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Visions Revisited

By Elise Montemayor
Music Journalist

Grimes is an artist that has evolved so much throughout the years. Her sound is always updating with the times. Nowadays, she’s taken up the subject of artificial intelligence through her new music, which makes sense in the era of Alexa joining families all over the world. But let’s go back to the year 2012. “Adventure Time” was on after school, One Direction was still together, Obama was still in office – times were just simpler. Little did we know that Grimes was about to drop one of the most exceptional albums of that year (and to me, of the decade). 

Visions was made through major isolation. In a way, the album does feel isolating but it could easily be played at a club as well. At the time of the release, Grimes would often mention the term “post-Internet” while explaining the sound of this album. In 2012, technology and the Internet was growing vastly (and still is in the year of 2019). People were becoming more aware of the speed at which the Internet was evolving; one person could get so much information at the click of the mouse and, even more efficiently, with their smartphones. I remember really getting into Tumblr and other social media at that time, so I definitely saw the change first hand. 

The falsettos and layered synths almost teleport the listeners to a time in the future that mimics ‘80s nostalgia. Her vocals are in English but sound like they’re in some immortal language, similar to Liz Fraiser from the Cocteau Twins. Each song blends in together like a story that has it’s upbeat moments and it’s grim moments. Grimes did say in an interview with The Guardian that Visions was a  “cathartic [album] to make” because of a difficult time in the past with drug addiction, death of friends and bad relationships. After doing the research on what was put into making the album, it definitely gave Visions a darker tone beneath the reverbs and bouncy beats.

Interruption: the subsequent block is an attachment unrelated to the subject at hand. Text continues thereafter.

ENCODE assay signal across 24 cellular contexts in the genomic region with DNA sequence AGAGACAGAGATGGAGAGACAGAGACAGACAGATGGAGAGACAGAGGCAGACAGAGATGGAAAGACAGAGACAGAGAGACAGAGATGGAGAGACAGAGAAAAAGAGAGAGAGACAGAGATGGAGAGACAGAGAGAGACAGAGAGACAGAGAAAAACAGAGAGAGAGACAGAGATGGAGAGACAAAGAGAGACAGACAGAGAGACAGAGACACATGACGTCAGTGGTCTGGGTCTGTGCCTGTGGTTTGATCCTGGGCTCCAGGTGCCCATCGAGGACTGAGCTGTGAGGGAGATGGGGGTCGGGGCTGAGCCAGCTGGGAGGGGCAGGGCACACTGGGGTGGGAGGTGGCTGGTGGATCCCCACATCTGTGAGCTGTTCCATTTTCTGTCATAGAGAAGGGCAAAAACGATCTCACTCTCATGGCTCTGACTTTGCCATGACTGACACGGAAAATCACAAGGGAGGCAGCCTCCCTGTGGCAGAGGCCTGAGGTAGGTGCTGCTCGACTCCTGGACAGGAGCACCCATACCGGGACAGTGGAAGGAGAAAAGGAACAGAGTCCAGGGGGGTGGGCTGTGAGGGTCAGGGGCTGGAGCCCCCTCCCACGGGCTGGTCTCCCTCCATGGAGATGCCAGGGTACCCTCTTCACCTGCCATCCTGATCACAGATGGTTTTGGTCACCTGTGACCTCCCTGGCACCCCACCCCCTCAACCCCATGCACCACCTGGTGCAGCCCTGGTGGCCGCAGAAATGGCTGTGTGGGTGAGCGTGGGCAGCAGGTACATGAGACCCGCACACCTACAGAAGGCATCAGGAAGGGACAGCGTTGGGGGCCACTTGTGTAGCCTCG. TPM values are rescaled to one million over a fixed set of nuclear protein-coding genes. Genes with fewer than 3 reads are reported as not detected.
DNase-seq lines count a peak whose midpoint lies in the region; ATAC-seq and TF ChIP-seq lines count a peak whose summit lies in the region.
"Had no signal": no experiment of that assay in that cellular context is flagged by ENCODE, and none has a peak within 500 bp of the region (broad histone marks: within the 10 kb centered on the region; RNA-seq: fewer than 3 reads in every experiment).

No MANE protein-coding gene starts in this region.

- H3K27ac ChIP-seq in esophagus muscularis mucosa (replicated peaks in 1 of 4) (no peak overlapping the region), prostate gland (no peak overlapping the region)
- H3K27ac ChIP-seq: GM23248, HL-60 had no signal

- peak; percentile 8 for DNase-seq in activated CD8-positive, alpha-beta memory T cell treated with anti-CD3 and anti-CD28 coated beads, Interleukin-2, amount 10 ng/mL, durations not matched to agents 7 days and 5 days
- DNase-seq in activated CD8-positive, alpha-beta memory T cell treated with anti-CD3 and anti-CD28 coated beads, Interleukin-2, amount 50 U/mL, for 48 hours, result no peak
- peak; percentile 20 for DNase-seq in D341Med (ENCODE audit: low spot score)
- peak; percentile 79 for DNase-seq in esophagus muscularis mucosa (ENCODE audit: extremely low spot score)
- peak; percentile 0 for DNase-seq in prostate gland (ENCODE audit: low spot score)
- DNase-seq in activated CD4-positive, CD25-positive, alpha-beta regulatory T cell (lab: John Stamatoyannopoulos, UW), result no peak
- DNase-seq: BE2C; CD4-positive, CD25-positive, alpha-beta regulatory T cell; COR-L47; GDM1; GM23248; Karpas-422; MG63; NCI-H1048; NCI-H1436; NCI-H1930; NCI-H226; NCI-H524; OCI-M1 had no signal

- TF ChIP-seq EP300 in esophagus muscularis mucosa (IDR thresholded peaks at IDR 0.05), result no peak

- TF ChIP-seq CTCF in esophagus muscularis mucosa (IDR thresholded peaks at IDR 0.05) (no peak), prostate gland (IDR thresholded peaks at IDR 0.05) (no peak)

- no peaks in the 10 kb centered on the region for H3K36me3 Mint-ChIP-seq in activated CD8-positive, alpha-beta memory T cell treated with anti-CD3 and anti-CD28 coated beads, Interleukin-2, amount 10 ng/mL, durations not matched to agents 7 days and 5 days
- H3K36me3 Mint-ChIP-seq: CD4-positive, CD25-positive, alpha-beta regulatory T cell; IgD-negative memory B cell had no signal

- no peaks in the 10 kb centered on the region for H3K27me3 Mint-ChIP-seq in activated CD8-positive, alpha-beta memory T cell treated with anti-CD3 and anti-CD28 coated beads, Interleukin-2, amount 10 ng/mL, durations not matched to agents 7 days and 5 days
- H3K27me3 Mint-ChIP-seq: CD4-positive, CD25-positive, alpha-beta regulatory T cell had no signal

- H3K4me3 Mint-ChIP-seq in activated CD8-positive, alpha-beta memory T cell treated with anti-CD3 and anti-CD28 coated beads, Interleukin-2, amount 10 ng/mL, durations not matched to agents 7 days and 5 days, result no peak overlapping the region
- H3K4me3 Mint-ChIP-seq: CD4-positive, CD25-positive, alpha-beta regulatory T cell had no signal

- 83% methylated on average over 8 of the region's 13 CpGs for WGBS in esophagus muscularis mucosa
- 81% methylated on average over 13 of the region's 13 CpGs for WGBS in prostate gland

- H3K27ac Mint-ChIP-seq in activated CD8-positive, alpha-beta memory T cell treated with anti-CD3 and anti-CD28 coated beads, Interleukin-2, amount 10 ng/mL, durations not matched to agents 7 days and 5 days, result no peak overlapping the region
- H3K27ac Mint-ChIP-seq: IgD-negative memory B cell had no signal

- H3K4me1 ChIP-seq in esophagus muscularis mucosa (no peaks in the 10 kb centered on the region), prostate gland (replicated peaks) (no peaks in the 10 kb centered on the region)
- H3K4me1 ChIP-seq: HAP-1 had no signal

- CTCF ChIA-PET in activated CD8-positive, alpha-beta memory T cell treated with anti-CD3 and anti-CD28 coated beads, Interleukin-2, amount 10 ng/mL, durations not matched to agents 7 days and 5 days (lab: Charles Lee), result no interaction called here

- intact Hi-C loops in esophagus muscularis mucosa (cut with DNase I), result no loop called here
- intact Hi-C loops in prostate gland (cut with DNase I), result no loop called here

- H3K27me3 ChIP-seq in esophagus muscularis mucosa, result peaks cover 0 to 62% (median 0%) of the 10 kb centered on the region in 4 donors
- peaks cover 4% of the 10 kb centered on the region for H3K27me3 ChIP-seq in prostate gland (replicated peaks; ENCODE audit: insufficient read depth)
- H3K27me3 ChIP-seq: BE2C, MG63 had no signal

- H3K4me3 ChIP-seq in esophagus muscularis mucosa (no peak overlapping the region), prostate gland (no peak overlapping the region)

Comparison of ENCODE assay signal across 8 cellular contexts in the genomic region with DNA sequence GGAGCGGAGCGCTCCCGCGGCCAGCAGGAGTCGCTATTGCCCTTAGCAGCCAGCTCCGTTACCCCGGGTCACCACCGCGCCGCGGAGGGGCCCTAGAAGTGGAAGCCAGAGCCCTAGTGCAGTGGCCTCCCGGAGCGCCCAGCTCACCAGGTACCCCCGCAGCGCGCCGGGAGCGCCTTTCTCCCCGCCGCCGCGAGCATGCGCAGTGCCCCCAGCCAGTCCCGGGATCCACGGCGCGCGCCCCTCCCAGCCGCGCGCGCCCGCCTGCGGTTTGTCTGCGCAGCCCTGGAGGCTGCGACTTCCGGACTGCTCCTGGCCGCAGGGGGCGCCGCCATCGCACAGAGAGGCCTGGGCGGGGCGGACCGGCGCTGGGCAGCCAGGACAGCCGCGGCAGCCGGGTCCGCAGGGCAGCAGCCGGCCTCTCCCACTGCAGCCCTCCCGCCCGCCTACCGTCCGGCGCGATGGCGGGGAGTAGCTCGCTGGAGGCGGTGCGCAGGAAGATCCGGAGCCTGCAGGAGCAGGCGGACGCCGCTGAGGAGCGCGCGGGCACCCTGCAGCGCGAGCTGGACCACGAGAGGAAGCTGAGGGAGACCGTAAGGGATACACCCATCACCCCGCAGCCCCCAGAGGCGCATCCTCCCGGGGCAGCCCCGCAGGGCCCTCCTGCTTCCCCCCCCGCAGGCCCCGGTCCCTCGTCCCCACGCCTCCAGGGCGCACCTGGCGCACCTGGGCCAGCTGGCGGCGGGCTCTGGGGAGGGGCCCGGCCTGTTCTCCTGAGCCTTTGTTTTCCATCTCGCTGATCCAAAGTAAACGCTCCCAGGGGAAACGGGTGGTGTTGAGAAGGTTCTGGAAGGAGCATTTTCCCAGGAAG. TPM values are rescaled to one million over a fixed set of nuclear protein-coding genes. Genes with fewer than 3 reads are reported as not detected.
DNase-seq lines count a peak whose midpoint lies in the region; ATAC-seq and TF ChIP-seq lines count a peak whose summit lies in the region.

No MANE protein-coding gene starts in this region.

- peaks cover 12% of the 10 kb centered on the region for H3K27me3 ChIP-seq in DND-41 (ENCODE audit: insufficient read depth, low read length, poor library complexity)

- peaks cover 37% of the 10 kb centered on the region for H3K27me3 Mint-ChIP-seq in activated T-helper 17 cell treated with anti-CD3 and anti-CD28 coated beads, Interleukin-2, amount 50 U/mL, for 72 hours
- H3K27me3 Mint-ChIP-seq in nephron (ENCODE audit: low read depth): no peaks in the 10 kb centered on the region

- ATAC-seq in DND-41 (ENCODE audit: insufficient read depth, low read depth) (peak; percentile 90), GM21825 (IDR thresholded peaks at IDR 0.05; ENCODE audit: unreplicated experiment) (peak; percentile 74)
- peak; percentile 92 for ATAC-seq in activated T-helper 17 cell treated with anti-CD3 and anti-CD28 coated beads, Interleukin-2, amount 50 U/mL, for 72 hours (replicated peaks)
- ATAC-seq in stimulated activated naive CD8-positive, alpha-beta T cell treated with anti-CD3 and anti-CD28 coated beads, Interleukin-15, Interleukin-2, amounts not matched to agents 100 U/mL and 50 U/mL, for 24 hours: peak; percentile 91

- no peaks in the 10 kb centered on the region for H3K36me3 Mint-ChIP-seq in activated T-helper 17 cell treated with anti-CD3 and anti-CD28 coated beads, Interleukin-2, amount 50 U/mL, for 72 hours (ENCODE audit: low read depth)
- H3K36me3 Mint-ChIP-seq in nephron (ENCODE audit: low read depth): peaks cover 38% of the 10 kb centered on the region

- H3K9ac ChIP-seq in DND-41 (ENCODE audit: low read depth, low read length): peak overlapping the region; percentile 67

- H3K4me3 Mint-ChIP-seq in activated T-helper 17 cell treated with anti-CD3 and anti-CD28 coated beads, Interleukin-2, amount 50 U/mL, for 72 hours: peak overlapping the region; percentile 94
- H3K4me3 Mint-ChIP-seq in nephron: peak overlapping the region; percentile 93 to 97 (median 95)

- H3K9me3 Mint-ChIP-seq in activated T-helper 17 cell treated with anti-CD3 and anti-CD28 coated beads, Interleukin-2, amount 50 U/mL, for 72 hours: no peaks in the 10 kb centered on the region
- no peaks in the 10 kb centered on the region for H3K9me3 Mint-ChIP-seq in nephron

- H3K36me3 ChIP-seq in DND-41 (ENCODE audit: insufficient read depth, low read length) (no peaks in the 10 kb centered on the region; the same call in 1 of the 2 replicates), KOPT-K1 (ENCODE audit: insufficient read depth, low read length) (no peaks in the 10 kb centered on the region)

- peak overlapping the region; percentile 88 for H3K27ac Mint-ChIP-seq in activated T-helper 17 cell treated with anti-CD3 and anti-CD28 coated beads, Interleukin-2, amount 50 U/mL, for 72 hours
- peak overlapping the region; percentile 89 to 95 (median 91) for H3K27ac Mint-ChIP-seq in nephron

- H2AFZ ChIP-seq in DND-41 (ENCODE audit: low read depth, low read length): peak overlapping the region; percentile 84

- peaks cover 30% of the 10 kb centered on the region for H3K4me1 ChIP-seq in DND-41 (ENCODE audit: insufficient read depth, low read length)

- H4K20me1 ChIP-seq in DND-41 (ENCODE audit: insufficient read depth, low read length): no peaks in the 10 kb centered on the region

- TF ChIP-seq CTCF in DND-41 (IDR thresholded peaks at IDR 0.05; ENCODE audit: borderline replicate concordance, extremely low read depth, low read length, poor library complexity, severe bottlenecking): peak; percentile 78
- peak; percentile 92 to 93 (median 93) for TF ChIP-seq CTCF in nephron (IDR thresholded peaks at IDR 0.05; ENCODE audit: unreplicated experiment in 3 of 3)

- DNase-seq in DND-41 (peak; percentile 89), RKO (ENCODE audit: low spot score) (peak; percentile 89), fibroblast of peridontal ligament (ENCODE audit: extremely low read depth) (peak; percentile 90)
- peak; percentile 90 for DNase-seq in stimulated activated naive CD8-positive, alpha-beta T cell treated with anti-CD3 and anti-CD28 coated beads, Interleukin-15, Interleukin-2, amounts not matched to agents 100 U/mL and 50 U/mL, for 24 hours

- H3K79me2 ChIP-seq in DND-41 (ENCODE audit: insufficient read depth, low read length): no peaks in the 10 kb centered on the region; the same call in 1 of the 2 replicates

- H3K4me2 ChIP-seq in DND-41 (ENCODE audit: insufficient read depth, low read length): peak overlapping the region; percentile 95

The track “Genesis” is probably the most notable from the album. It’s been featured on a few films and has an iconic video starring Los Angeles rapper Brooke Candy. The song starts out with ominous keyboards and transitions into ambient vocalizing. Then a heavy beat drops, along with the chanting chorus creating the impression that there’s several Grimes or Grimes clones in the studio. The sound is futuristic with hints of ‘80s nostalgia, but also holds an otherworldly aesthetic with the vocal effects. There’s sad tones within the vocals that evoke longing and a juxtaposed beat that makes the listener want to dance at the same time. 

Visions is a very influential album that brought bedroom music production to a new level. It proved that one person can make an entire album alone and have a triumphant result in the end. Women taking up space in the production realm of music is an amazing thing and, thankfully, becoming more common these days. Through Visions, Claire Broucher, or Grimes, really inspired me as a quiet 13-year-old to express myself through art and music in a way that I thought I never could.

Visions was a new way to look at pop music by not being cookie cutter pop, but experimental. It pushes the boundaries of what pop means to people and has a lasting effect, seen through artists like Chari XCX and Clairo. I always find myself going back to this album when I feel lost. It reminds me of my dreams and love of music and art. Visions will always have a special place in my heart. 

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